Using FireCalc after retirement
Hi all,
Apologies if this is a repeat and/or dumb question, I couldn't immediately see what I was after knowing in the thread list. So, scenario: if I use Firecalc and come up with a 'number' for my retirement, and then live that financial life for 1 year. The stock market just happens to dip by 15%. I come back to Firecalc 1 year later with my reduced portfolio and my number of retirement years 1 year less. I input those numbers. Should/would I expect to generate the same result i.e. same number of successful cycles? I'm not sure if the tool can really be used this way, but it'd certainly be handy/reassuring if it could be! Thanks 
Quote:
Well, Firecalc doesn't "know" you used it previously and each year one uses it , it is a fresh start. Thus, your results will be lower than your original input, but conceptually you are now reretiring into a lower valued market and thus the market results going forward will have more likelihood of reaching the higher squiggly lines. 
The test is different than your original test, but it is hard to say whether the success rate will be different from the original. It is certainly not guaranteed to stay the same.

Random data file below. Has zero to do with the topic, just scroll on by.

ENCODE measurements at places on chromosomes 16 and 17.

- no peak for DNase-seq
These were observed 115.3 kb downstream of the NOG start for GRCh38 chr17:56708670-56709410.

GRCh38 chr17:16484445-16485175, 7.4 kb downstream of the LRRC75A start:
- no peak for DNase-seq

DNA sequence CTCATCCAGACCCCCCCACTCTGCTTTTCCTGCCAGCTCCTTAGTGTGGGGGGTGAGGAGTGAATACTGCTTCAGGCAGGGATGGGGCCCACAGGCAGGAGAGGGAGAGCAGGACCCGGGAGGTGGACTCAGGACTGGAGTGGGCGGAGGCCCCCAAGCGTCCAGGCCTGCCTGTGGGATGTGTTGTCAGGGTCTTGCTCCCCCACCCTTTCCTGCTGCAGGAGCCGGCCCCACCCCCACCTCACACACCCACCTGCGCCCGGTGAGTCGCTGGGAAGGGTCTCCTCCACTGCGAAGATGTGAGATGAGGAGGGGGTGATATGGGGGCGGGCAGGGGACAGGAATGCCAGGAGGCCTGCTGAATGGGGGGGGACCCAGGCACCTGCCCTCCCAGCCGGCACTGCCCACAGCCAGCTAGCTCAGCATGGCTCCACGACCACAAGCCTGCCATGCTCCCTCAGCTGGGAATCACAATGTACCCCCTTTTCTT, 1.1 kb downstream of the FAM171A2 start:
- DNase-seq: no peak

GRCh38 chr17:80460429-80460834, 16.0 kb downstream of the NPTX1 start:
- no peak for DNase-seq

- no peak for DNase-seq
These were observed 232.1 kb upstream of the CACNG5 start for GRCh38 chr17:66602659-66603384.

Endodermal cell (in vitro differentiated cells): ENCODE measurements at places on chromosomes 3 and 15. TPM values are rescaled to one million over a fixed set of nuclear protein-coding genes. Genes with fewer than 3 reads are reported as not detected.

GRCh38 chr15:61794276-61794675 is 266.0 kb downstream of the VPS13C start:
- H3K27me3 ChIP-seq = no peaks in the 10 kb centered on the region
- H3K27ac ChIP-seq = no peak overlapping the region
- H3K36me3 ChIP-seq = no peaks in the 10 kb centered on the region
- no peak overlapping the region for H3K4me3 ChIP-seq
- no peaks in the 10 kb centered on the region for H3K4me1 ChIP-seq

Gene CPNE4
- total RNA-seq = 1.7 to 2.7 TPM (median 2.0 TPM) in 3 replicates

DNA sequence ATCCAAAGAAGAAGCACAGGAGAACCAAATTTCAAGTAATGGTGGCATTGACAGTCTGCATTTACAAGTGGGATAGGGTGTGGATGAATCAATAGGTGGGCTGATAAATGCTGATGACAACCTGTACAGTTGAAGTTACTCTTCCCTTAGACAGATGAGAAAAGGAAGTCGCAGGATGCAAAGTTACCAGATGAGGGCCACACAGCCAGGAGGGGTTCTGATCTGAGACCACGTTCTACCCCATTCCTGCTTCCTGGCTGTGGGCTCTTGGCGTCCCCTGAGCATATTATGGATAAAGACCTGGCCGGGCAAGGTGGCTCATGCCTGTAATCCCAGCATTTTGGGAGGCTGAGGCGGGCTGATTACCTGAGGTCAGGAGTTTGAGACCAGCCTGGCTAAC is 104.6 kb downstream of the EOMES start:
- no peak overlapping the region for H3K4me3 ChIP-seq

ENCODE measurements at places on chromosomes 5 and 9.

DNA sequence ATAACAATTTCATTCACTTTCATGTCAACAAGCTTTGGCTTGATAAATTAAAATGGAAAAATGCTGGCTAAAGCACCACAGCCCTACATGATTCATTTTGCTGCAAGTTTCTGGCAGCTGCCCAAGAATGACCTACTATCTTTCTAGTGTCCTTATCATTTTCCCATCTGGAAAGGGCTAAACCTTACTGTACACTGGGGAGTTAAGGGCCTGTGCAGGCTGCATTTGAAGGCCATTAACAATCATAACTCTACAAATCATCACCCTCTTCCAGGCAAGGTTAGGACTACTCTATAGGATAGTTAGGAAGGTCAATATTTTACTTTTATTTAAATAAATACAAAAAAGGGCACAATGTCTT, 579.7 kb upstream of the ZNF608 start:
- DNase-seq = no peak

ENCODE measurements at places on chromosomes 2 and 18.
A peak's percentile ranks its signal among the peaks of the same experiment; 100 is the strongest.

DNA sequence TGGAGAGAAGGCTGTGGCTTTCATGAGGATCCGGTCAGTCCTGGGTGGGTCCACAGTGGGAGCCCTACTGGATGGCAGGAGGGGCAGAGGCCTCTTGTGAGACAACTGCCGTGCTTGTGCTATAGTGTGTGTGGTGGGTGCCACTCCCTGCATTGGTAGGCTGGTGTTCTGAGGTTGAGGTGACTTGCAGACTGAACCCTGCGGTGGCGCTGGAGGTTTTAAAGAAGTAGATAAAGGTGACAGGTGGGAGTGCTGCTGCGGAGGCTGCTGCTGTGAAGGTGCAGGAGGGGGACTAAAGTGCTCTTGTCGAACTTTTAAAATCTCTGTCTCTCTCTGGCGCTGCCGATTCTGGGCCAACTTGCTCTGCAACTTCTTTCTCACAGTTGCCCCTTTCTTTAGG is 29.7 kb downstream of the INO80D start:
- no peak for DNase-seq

Running the test with a 1year shorter life expectancy than the original test, and a different start value than the original test, is not just a simple subset of the original scenario. The whole process is stochastic so things change in unpredictable ways when initial conditions change. 
This is the oft discussed conundrum. Many here hedge by taking say, 4%, of their portfolio value as of a yearly date. That way you are adjusting for lean years and fat years.

It's often useful to occasionally look through FIRECalc's own documentation:
https://www.firecalc.com/intro.php 
Quote: